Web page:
Surface Mining: Sago Mine Disaster, intaglio print in coal dust ink relief printed from laser-etched polymethyl-methacrylate plate using 3D geospatial data hacked from Google servers, 2018
Using an OpenGL custom script, I disrupted Google Earth servers to grab a snapshot of the mountains in Appalachia where a mining disaster occurred in 2006. In a collaboration with the department of entomology at University of Florida, we 3D scanned ant specimens. I combined the two models 3D space and lit the models with a sun-simulating tool set to the time, date, and location of the explosion. The models were snapshot as a 2D image and laser-engraved into a sheet of polymethyyl-methacrylate in six different passes to recreate the depth of the 3D models. The plate was inked-up intaglio and relief printed using a custom ink I made by pulverizing Appalachian coal.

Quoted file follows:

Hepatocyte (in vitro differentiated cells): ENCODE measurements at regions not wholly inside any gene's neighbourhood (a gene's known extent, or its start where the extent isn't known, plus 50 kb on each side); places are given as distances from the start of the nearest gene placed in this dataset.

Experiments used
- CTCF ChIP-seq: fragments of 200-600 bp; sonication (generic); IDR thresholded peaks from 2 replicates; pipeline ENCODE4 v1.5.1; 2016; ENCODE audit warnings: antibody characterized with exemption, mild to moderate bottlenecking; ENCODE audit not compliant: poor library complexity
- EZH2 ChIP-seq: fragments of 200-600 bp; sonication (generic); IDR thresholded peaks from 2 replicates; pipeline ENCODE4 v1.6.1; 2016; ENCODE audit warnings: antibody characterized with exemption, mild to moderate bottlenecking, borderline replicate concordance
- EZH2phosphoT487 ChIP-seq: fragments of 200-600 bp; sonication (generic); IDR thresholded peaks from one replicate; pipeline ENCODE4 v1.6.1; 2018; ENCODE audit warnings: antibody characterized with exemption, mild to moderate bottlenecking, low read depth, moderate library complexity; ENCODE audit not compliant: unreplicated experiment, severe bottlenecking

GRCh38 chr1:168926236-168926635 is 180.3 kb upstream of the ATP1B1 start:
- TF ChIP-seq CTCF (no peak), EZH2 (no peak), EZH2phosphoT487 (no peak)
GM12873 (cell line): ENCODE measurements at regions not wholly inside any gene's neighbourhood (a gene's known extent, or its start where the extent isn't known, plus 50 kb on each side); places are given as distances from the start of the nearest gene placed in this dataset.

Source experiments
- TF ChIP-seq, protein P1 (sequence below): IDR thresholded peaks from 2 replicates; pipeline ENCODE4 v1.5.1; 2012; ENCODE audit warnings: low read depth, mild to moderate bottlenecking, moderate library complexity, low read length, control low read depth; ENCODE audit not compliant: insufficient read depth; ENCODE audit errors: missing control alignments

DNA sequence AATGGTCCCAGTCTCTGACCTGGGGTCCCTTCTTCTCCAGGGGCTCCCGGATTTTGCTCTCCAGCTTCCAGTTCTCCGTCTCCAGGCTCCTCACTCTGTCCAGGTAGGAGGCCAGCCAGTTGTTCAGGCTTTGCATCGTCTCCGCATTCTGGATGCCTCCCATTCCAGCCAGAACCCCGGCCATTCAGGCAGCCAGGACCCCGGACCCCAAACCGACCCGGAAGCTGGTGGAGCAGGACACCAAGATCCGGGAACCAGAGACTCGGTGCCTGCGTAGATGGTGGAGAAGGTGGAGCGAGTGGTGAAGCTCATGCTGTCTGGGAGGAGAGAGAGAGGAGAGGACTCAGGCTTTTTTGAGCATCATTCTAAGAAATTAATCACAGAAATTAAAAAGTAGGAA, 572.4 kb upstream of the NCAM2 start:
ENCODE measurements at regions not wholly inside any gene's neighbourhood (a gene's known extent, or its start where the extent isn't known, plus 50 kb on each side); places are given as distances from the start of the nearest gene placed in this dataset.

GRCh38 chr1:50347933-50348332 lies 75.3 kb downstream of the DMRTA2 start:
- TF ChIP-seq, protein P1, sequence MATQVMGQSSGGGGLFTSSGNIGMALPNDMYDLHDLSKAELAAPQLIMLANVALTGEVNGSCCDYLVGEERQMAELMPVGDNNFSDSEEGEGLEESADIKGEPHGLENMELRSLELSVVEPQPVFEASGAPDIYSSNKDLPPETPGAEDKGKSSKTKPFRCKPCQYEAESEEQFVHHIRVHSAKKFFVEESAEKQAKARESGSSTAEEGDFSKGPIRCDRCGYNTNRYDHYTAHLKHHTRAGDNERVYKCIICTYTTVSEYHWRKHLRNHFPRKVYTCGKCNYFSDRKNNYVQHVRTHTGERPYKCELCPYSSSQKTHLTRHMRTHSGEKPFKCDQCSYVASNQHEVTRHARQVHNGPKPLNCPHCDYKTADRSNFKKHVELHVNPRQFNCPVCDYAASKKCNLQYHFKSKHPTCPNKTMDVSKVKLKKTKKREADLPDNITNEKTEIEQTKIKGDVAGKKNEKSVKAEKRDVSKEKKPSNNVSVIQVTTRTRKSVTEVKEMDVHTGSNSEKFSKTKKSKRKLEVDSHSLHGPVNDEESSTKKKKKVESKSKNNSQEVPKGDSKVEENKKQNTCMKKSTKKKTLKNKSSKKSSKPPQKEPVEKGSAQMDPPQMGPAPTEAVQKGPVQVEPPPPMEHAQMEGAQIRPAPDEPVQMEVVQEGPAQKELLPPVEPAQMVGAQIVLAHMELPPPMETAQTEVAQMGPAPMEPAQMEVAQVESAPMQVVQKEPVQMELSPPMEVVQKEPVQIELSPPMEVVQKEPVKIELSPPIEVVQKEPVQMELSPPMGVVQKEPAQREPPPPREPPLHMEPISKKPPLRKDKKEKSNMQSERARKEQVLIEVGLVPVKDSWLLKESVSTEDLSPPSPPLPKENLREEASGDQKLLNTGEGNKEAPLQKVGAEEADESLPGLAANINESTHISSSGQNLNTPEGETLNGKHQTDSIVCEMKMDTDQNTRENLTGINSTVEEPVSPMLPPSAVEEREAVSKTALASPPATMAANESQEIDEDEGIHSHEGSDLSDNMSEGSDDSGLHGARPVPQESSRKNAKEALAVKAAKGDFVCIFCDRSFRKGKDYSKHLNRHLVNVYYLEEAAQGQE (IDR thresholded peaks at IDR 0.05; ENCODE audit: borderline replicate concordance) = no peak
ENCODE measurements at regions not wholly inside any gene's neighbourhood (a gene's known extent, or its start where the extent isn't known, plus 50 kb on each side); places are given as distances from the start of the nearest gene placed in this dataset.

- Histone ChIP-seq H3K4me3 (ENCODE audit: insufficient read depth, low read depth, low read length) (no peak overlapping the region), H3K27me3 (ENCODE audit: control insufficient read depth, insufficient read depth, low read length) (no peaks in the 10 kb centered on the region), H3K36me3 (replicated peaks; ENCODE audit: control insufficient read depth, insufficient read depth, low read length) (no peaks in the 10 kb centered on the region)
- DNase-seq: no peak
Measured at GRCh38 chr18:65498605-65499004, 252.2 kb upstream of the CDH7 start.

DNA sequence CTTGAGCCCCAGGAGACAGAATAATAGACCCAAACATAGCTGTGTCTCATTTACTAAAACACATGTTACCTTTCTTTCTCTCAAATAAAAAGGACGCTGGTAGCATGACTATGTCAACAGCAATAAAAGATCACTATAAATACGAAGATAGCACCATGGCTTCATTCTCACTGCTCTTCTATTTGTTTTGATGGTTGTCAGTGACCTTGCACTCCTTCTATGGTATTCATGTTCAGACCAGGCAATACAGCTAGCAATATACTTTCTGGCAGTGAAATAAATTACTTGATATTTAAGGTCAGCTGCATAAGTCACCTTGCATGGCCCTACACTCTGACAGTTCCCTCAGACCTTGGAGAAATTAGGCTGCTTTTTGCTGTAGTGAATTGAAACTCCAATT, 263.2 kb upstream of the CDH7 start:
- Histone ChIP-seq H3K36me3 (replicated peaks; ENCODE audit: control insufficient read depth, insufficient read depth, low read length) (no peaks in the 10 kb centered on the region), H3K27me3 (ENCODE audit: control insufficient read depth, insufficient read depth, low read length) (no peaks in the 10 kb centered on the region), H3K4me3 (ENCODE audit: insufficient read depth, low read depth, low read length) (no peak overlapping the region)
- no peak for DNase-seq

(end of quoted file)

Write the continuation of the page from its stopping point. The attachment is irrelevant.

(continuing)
The series of images below the print show a detail on the process of the print from 3D model rendering, to 2D raster for engraving, to a photo of the engraved plate, and finally how the ink was relief/intaglio printed on paper from the plate.
This print won the Kerslake Printmaking Award in 2018 and will soon be featured in an exposition published by the VIS Nordic Journal of Artistic Research.